Criminal Law: Personal Restraint Petitions

In In re Hews the Washington Supreme Court held that a petitioner who presents a prima facie case of actual and substantial constitutional prejudice may collaterally attack his conviction for the first time in a personal restraint petition. The court’s decision in Hews is the first application of the test formulated in In re Hagler’ that allows the courts to review petitions presenting unappealed constitutional issues. Hews consolidated two personal restraint petitions brought pursuant to Washington Court Rule of Appellate Procedure (RAP) 16.4(c)(2). Petitioners lain Christopher Hews and Samuel Pietro Evans claimed that their respective guilty pleas were not made knowingly, intelligently, and voluntarily and thus violated the standards necessary for a valid guilty plea. Neither of the convictions were ever appealed; rather, petitioners sought to collaterally attack the constitutional sufficiency of their pleas by way of a personal restraint petition.” Although Hagler was decided only six months prior to Hews, the petitioners’ actions seem to have been prompted by recent cases in which the courts inconsistently endeavored to strike a balance between the need for judicial finality and the preservation of legitimate personal restraint petitions.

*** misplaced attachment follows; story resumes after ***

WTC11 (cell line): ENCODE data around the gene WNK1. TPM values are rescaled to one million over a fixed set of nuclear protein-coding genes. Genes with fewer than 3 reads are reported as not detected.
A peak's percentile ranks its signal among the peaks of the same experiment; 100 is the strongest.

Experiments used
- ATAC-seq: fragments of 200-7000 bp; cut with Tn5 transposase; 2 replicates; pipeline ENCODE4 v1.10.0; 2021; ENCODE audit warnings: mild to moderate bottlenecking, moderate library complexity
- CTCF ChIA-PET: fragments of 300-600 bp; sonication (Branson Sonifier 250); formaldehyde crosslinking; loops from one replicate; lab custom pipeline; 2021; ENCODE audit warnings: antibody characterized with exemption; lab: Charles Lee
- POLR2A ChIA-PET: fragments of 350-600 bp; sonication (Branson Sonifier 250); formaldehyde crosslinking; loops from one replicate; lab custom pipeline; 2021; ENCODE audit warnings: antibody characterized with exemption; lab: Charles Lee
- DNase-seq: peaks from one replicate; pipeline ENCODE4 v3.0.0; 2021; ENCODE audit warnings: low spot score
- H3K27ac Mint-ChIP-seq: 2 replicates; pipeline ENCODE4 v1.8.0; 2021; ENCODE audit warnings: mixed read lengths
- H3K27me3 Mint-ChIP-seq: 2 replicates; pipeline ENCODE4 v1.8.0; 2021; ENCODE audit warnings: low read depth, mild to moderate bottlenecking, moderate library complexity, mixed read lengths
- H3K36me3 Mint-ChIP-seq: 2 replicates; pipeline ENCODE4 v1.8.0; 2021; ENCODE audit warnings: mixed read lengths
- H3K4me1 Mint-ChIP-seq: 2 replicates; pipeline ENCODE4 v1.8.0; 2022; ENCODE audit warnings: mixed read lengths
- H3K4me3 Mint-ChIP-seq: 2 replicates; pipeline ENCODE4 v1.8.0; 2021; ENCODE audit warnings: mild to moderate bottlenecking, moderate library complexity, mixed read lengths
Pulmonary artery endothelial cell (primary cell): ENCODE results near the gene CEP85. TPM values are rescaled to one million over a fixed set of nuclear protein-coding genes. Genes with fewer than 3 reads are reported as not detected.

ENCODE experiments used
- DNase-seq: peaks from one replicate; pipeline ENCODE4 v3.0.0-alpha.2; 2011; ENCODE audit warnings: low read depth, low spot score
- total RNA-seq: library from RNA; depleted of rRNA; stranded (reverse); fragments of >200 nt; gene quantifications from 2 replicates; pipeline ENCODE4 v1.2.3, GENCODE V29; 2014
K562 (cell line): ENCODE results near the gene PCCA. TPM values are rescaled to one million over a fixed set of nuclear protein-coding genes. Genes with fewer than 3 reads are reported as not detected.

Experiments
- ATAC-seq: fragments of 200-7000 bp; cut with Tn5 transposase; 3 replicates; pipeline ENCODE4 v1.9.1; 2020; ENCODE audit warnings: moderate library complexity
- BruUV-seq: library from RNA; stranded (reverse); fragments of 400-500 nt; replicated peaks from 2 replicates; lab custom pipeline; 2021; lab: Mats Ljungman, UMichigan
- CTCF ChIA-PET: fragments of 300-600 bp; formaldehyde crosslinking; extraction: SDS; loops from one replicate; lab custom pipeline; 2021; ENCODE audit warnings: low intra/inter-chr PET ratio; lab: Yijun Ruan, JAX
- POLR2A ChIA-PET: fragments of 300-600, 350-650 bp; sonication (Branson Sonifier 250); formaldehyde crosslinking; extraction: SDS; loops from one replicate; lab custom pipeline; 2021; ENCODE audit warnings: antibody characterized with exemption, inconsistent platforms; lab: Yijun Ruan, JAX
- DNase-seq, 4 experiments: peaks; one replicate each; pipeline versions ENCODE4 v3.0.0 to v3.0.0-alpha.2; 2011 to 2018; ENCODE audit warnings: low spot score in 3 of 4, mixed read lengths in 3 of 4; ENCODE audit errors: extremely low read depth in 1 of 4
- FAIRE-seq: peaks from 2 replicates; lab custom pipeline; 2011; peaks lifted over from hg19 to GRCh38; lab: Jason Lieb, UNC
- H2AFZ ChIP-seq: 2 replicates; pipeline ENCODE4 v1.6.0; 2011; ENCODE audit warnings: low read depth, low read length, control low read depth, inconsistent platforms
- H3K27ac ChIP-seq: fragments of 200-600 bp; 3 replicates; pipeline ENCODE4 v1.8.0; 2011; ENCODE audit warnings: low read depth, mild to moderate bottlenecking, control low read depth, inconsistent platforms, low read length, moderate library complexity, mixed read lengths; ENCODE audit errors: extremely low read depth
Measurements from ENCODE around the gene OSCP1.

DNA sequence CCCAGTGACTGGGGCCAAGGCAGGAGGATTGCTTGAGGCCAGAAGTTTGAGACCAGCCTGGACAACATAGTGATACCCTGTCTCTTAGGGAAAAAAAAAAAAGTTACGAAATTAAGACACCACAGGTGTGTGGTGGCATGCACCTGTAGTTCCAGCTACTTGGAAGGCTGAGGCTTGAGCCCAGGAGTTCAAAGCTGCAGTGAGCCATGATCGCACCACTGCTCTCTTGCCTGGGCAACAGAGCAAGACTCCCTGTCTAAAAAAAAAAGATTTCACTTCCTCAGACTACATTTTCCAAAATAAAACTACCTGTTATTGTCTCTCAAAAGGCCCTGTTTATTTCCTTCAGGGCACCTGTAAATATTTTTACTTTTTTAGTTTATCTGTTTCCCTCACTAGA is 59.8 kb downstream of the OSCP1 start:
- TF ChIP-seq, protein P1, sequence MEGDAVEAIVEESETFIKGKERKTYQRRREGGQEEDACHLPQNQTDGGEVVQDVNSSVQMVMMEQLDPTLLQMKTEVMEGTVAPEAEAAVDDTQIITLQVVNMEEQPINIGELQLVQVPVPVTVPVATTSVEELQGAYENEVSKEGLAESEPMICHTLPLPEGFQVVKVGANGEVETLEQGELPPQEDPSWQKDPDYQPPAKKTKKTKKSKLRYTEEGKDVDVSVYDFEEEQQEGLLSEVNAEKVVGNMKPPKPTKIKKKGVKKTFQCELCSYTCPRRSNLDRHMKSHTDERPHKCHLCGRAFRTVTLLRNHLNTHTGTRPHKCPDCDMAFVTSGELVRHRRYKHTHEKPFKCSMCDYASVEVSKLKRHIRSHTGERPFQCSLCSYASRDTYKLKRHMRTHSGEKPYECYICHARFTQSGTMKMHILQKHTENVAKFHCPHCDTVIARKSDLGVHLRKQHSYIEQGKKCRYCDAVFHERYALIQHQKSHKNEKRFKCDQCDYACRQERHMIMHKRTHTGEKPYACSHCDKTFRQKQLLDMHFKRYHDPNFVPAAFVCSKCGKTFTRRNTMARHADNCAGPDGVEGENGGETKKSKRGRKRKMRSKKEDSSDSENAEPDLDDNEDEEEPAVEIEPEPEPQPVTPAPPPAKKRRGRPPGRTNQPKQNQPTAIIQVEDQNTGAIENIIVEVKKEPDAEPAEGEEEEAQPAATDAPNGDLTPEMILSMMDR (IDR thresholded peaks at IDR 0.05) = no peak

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Matthew W. Granger, Criminal Law: Personal Restraint Petitions, 19 Gonz. L. Rev. 185 (1983).

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